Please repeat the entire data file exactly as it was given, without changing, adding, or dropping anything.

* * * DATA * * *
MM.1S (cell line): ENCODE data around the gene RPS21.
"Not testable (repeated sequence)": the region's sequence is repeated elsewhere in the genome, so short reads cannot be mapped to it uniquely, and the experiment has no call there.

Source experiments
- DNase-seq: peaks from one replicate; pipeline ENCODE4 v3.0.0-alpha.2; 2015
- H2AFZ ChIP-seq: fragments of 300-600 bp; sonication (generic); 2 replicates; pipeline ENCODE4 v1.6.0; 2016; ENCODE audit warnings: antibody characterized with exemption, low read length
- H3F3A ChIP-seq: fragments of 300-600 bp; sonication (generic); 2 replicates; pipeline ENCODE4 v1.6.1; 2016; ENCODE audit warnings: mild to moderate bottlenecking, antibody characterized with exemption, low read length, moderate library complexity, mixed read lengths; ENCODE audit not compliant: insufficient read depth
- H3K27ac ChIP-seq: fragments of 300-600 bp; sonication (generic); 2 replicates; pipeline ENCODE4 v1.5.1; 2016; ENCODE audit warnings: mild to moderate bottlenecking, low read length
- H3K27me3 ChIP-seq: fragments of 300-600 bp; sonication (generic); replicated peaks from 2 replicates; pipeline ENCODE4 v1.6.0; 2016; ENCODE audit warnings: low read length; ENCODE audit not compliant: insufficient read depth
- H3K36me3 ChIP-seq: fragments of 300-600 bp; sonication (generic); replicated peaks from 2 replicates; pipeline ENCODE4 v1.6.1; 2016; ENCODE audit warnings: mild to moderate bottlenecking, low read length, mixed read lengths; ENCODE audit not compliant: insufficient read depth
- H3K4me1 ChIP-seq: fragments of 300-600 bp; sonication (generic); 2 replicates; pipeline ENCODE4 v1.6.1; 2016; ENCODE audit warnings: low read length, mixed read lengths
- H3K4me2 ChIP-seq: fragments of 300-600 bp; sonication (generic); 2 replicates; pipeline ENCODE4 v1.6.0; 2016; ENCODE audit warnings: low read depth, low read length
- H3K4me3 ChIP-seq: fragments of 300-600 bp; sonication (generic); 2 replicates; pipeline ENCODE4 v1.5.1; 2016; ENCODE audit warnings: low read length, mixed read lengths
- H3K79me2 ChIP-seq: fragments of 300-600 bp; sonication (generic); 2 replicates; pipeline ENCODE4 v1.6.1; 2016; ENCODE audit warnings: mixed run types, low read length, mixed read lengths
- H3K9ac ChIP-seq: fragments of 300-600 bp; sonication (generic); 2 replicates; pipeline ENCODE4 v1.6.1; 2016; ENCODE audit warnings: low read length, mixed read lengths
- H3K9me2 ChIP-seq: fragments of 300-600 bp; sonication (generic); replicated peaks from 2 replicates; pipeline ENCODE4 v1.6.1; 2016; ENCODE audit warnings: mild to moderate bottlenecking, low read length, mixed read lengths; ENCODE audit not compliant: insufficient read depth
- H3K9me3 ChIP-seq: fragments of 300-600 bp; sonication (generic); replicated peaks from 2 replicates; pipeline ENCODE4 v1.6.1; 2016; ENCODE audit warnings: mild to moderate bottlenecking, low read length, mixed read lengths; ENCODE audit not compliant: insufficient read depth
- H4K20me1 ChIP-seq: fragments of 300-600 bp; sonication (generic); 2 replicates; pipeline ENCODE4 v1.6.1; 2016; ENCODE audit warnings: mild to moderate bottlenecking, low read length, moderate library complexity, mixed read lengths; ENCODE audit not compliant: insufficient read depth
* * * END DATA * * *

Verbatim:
MM.1S (cell line): ENCODE data around the gene RPS21.
"Not testable (repeated sequence)": the region's sequence is repeated elsewhere in the genome, so short reads cannot be mapped to it uniquely, and the experiment has no call there.

Source experiments
- DNase-seq: peaks from one replicate; pipeline ENCODE4 v3.0.0-alpha.2; 2015
- H2AFZ ChIP-seq: fragments of 300-600 bp; sonication (generic); 2 replicates; pipeline ENCODE4 v1.6.0; 2016; ENCODE audit warnings: antibody characterized with exemption, low read length
- H3F3A ChIP-seq: fragments of 300-600 bp; sonication (generic); 2 replicates; pipeline ENCODE4 v1.6.1; 2016; ENCODE audit warnings: mild to moderate bottlenecking, antibody characterized with exemption, low read length, moderate library complexity, mixed read lengths; ENCODE audit not compliant: insufficient read depth
- H3K27ac ChIP-seq: fragments of 300-600 bp; sonication (generic); 2 replicates; pipeline ENCODE4 v1.5.1; 2016; ENCODE audit warnings: mild to moderate bottlenecking, low read length
- H3K27me3 ChIP-seq: fragments of 300-600 bp; sonication (generic); replicated peaks from 2 replicates; pipeline ENCODE4 v1.6.0; 2016; ENCODE audit warnings: low read length; ENCODE audit not compliant: insufficient read depth
- H3K36me3 ChIP-seq: fragments of 300-600 bp; sonication (generic); replicated peaks from 2 replicates; pipeline ENCODE4 v1.6.1; 2016; ENCODE audit warnings: mild to moderate bottlenecking, low read length, mixed read lengths; ENCODE audit not compliant: insufficient read depth
- H3K4me1 ChIP-seq: fragments of 300-600 bp; sonication (generic); 2 replicates; pipeline ENCODE4 v1.6.1; 2016; ENCODE audit warnings: low read length, mixed read lengths
- H3K4me2 ChIP-seq: fragments of 300-600 bp; sonication (generic); 2 replicates; pipeline ENCODE4 v1.6.0; 2016; ENCODE audit warnings: low read depth, low read length
- H3K4me3 ChIP-seq: fragments of 300-600 bp; sonication (generic); 2 replicates; pipeline ENCODE4 v1.5.1; 2016; ENCODE audit warnings: low read length, mixed read lengths
- H3K79me2 ChIP-seq: fragments of 300-600 bp; sonication (generic); 2 replicates; pipeline ENCODE4 v1.6.1; 2016; ENCODE audit warnings: mixed run types, low read length, mixed read lengths
- H3K9ac ChIP-seq: fragments of 300-600 bp; sonication (generic); 2 replicates; pipeline ENCODE4 v1.6.1; 2016; ENCODE audit warnings: low read length, mixed read lengths
- H3K9me2 ChIP-seq: fragments of 300-600 bp; sonication (generic); replicated peaks from 2 replicates; pipeline ENCODE4 v1.6.1; 2016; ENCODE audit warnings: mild to moderate bottlenecking, low read length, mixed read lengths; ENCODE audit not compliant: insufficient read depth
- H3K9me3 ChIP-seq: fragments of 300-600 bp; sonication (generic); replicated peaks from 2 replicates; pipeline ENCODE4 v1.6.1; 2016; ENCODE audit warnings: mild to moderate bottlenecking, low read length, mixed read lengths; ENCODE audit not compliant: insufficient read depth
- H4K20me1 ChIP-seq: fragments of 300-600 bp; sonication (generic); 2 replicates; pipeline ENCODE4 v1.6.1; 2016; ENCODE audit warnings: mild to moderate bottlenecking, low read length, moderate library complexity, mixed read lengths; ENCODE audit not compliant: insufficient read depth